Self-propelled or behind the tractor

Howitzers are self-propelled or can be hung on a “tractor”. The first type is more mobile and requires fewer people. (If the tractor people can also take care of these self-propelled vehicles, you have a save as well.)

Mobility is an advantage, as Ukrainians know the area and constantly change position, while Russians often get lost in the swampy landscape. Another advantage is that the howitzer can be used 24/7 and in all weather conditions. The United States provides night vision goggles with the pistols.

It comes with 200,000 grenades, far more than Ukraine will need. For comparison: during the 2003 operation in Iraq, “only” a thousand people were fired (but the US Air Force was again much more active there).

Howitzers form a so-called kill chain (“chain of death”) if you also supply counter-radar and communications equipment. The counter-radar calculates where an enemy grenade is coming from within three seconds, so the enemy howitzer can expect an immediate counterattack, often a rake.

Operation requires some training

The Pentagon has been familiarizing a number of Ukrainian military personnel with this radar equipment since 2015. Fourteen additional contra radars are currently being supplied to Ukraine, and other NATO countries are likely to supply these devices as well.

The use of howitzers also requires some training. More than 250 Ukrainian soldiers are undergoing an intensive five-day course in three different secret locations in Western Europe (probably in Germany).

The handling of state-of-the-art weapons normally requires three months of practice; fine, but the Russians also have quite old hardware, so you don’t even need to use the crème de la crème. Russian howitzers are quite rigid and easily give their position to cheap Ukrainian drones or even American satellites. And sometimes you also take a Russian general, because they are often at the front.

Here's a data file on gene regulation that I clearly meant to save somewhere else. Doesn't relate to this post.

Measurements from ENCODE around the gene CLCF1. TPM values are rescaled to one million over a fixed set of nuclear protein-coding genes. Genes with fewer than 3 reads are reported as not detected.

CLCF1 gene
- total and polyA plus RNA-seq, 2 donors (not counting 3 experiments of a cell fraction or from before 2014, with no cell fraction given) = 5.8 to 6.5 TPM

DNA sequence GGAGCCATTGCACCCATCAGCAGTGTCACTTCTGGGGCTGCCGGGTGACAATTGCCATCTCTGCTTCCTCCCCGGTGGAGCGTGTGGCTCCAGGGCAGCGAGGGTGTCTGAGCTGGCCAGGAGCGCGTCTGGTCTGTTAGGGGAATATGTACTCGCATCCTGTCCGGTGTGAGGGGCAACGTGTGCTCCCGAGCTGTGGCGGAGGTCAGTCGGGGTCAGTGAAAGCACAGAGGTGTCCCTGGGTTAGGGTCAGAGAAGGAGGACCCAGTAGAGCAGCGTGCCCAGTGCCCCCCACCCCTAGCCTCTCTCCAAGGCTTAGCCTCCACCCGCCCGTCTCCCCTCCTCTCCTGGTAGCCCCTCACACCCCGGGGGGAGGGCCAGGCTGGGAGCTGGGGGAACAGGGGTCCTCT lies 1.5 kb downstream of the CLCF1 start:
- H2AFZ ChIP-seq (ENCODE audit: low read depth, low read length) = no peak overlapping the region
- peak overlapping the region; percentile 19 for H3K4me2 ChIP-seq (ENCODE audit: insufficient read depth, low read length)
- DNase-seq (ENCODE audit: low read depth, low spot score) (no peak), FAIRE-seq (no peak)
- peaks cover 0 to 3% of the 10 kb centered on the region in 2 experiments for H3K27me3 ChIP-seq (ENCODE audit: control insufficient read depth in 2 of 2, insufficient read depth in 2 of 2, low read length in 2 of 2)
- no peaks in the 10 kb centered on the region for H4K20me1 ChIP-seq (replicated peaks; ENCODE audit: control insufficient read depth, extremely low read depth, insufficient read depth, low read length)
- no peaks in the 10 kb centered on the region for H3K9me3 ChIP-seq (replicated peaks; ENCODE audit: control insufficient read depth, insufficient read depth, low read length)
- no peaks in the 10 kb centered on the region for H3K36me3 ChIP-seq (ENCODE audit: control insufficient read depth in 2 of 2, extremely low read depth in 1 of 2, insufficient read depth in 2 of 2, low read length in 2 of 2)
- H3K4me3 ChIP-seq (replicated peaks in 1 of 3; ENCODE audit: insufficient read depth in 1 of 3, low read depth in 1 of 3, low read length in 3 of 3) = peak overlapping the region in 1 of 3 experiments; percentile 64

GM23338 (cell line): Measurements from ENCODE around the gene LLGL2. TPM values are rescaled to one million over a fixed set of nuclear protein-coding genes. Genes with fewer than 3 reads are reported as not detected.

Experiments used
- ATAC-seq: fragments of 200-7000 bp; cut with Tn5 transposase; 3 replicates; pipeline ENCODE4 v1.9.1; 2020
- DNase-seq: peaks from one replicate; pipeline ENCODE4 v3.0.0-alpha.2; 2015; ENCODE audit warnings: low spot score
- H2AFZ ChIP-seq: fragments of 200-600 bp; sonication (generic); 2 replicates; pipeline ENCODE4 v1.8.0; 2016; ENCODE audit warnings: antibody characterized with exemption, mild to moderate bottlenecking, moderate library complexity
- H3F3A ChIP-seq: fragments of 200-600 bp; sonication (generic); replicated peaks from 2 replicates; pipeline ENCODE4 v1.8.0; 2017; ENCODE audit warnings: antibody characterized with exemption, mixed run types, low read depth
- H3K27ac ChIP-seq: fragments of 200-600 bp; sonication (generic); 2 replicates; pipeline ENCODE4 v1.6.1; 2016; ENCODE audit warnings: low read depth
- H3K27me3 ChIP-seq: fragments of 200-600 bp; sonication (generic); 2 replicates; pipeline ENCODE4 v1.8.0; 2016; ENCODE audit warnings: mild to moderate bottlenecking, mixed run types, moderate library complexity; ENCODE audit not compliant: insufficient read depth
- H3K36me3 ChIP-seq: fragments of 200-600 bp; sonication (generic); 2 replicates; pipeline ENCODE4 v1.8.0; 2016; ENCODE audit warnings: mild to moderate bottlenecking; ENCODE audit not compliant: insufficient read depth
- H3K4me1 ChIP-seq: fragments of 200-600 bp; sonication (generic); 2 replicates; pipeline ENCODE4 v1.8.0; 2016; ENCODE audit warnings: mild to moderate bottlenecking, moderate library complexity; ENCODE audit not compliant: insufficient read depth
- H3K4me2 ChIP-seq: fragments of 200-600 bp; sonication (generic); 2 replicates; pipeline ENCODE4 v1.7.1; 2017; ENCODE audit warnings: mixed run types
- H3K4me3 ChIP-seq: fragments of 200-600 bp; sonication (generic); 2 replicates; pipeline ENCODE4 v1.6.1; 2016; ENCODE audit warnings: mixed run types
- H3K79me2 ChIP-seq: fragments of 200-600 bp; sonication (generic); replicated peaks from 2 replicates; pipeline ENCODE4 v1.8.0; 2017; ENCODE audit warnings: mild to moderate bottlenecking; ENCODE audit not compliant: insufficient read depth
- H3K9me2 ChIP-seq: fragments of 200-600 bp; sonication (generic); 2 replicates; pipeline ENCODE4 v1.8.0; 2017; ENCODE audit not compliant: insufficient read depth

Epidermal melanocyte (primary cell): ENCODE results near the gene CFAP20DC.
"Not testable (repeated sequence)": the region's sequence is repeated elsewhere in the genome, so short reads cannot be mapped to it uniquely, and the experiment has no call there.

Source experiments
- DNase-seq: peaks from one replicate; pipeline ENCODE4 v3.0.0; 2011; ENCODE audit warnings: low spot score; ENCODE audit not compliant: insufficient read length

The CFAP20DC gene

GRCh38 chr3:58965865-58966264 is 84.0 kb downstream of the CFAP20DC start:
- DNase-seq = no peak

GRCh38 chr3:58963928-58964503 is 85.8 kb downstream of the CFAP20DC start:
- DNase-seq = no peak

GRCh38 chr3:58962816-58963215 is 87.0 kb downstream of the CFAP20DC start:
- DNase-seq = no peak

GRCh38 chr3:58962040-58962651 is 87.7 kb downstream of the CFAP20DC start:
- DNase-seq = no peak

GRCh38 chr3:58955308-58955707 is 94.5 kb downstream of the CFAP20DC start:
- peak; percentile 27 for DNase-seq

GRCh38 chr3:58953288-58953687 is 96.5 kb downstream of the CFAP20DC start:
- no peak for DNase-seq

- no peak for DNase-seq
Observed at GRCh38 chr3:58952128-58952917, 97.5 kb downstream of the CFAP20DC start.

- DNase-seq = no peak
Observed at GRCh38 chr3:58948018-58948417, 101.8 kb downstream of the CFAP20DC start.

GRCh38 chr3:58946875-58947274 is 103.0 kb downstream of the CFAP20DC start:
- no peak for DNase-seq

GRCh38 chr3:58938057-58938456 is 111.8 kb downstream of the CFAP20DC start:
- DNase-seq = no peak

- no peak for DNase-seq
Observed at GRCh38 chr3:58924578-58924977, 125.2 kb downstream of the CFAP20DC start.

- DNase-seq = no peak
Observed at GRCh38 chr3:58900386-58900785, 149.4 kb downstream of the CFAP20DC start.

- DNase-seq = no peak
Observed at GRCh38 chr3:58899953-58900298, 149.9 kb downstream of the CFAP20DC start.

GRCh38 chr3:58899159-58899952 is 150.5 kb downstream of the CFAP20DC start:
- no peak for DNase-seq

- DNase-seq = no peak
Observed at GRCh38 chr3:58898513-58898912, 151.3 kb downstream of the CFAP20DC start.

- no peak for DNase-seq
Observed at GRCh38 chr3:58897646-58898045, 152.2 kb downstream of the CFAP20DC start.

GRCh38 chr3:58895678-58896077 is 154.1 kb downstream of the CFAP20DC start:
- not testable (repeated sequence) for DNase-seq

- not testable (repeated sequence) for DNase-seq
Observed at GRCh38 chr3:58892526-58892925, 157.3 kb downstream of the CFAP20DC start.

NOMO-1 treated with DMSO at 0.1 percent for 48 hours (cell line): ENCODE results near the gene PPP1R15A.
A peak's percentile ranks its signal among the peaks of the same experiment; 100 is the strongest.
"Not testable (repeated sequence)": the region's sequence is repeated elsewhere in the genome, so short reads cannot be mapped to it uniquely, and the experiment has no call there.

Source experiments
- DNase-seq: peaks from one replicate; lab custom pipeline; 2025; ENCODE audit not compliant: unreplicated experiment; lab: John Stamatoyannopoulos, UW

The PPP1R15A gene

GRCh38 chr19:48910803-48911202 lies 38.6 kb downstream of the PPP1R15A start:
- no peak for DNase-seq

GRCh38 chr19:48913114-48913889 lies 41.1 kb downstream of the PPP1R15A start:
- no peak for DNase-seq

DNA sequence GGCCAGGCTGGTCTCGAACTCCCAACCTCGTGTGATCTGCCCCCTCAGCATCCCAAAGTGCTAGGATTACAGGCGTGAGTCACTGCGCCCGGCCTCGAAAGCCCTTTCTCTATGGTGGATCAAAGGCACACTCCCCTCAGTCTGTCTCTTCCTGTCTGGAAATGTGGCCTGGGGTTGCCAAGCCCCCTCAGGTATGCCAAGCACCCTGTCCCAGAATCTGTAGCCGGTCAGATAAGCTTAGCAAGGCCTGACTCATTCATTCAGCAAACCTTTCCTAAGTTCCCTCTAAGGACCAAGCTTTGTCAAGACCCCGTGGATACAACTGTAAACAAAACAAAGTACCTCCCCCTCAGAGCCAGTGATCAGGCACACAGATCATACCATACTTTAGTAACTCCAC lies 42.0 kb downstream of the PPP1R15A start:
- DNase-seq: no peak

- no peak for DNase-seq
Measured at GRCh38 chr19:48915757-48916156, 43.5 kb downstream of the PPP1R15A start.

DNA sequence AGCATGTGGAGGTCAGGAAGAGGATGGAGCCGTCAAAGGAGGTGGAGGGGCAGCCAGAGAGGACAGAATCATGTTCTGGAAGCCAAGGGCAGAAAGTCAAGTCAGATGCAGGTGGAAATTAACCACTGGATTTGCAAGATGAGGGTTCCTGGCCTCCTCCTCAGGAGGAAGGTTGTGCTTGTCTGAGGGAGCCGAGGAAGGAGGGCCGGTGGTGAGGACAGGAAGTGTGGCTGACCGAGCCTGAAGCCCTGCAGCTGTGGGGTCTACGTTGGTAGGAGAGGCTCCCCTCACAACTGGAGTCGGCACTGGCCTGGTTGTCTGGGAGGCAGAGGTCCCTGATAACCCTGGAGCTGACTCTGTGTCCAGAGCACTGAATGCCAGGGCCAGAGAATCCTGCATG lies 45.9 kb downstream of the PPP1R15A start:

US howitzer training is provided by the US National Guard, flown in from the US state of Florida. Before February 24 (the first day of the Russian invasion), it was already active in Ukraine itself, alongside the Canadians.

A Ukrainian 2S1 Gvozdika (self-propelled howitzer) in action in the Kharkiv region in early May.

Missiles on Russia?

The United States spends 250 million dollars (more than 236 million euros) for the howitzers. This is only a fraction of the total $4 billion arms aid package. Two weeks ago, US President Joe Biden was given permission to set aside over $30 billion in the coming months, so we’re only seeing the tip of the iceberg.

The next step is exciting; At the end of April, Secretary Austin was already talking about a “decisive” delivery Long range“Perhaps he was referring to howitzers that can reach 50 kilometers, but kyiv’s next plea will be about missile launchers from the manufacturer Lockheed, which can easily hit targets in Russia itself. In search of “red lines ‘, that is, the last step towards ‘evil’ and ‘uncontrollable’. Hopefully it doesn’t have to come to that, although some pundits think Putin deserves it now.

And do the weapons waver? Don’t worry, Slovakia has already offered a repair center, where the Americans will probably also come to help.

Leave A Reply

Your email address will not be published.